Celebration of Trndez
CategoriesEvents and Holidays

Trndez

Trndez Background Info

Trndez (Տրնդեզ) is celebrated on February 13-14 every year (on the eve of the 14th of February), which is 40 days after the birth of Jesus Christ (Armenians celebrate Christmas on January 6 each year). 

Trndez Art Image.

How Trndez is Celebrated?

On the eve of the 14th of February, Armenians light a bonfire; it is done by churches in their courtyards, but it is also done in backyards, out in the street, and other open spaces. 

While waiting for the flames to calm, people gather around the fire in a circle and dance traditional Armenian dances. After the fire has settled, newly engaged or married couples (other couples can do so too) hold each other’s hand and jump over the fire and to the other side of the bonfire. This act is to be done three times (that’s the recommended amount).

Roasted wheat and hemp, called aghandz (Աղանձ), is served to the couples after they have jumped over the fire and gone through the process of purification (by jumping over the fire). 

Jumping on fire, in Trndez

History

Trndez traces back to pagan, pre-Christian Armenia. The festival was a form of worship to the God of sun and fire, Vahagn. The festival represented the concept of fertility and the coming of spring in Ancient Armenia.

Despite the adoption of Christianity in 301 A.D., people continued to celebrate the festival. Instead of putting an end to the celebrations, the Armenian Church adapted it as a Christian celebration. The name given to Trndez (the Christian version) was Tearnundaraj (Տեառնընդառաջ), which translates to “to come to meet the Lord”. The Christian explanation of the holiday is that the festival celebrates the the presentation of the 40-day-old Jesus Christ to the Temple in Jerusalem (since it is 40 days past Armenian Christmas).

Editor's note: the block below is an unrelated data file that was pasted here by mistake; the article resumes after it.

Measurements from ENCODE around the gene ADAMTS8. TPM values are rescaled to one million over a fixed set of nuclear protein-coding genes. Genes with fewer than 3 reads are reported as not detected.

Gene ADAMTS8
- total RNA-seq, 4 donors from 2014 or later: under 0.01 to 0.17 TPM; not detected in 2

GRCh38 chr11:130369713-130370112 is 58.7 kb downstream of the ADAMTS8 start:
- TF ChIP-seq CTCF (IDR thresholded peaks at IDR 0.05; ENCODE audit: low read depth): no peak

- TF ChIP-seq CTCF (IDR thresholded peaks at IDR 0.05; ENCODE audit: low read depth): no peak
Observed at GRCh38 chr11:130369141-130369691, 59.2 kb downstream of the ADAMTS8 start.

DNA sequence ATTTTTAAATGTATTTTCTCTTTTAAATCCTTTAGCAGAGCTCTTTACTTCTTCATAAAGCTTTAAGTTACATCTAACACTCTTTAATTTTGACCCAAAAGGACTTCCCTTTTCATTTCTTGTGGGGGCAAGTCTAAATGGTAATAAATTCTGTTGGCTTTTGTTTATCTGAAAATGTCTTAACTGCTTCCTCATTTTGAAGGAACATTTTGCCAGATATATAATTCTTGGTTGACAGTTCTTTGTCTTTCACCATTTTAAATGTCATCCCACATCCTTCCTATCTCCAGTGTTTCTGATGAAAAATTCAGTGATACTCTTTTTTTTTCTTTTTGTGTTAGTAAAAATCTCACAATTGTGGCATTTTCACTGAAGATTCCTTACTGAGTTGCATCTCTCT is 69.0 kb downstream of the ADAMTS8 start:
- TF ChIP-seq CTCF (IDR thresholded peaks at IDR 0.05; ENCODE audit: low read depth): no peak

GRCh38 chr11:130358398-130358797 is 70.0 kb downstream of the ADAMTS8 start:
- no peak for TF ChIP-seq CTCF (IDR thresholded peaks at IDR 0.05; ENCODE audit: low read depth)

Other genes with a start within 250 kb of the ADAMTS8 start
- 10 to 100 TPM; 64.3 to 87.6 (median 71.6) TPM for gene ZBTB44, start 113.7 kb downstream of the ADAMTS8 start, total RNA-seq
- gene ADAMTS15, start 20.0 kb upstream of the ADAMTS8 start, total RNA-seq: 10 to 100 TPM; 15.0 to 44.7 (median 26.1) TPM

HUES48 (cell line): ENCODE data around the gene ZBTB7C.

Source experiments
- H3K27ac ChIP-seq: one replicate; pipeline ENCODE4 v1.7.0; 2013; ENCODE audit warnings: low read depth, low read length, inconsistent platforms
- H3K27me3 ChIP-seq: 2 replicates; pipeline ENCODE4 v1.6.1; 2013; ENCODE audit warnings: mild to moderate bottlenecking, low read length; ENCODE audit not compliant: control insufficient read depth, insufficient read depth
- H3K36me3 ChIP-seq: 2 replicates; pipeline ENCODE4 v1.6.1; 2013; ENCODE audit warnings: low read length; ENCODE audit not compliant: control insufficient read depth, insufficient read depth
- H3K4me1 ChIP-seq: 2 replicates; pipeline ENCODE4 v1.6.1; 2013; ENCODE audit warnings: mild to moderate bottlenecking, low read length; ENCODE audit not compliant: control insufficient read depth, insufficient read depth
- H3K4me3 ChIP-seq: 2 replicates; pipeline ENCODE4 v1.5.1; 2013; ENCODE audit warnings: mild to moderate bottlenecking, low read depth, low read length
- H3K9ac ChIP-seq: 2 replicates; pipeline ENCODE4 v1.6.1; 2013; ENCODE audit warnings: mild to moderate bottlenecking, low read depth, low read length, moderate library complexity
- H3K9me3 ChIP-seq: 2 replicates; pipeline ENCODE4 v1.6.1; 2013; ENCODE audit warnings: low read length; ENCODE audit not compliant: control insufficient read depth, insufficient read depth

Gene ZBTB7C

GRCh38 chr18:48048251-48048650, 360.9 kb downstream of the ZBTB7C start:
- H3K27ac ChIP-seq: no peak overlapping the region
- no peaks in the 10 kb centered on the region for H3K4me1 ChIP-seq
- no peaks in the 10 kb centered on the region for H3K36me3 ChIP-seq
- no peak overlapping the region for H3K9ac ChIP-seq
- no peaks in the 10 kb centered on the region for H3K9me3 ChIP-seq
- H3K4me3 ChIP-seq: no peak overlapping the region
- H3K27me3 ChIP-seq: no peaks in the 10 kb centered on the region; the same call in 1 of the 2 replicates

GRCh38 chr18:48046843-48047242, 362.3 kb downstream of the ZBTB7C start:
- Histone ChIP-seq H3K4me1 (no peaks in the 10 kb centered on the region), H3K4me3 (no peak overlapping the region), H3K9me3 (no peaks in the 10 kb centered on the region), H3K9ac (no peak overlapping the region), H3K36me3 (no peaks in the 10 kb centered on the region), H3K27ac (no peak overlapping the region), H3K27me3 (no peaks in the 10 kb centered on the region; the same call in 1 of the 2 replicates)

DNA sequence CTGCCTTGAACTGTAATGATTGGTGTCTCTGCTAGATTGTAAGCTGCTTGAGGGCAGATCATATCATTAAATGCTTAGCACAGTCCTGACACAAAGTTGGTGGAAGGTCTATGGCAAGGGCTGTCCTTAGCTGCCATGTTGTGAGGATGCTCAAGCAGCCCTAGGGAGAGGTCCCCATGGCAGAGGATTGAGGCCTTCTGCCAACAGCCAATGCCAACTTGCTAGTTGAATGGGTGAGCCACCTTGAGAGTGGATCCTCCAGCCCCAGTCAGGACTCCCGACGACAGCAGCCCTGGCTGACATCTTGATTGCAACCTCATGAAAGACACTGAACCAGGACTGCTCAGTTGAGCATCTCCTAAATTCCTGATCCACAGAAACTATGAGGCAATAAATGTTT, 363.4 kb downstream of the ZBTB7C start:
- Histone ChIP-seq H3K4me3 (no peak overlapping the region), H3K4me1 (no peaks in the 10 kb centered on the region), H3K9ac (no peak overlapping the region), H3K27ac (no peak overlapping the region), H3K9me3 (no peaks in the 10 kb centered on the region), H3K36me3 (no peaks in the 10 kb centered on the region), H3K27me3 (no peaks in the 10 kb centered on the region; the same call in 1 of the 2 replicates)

The Philosophy Behind the Celebration

Many believe that the process of jumping over the fire brings luck and fertility over the couples and the land, and gets rid of the risks of misfortunes.

However, the Armenian Apostolic Church opposes these superstitions and general beliefs among the public, stating that it is a Christian holiday and it is a festival that symbolizes purification and, as mentioned before, celebrates the the presentation of the 40-day-old Jesus Christ to the Temple in Jerusalem.

Jesus and St. Mary

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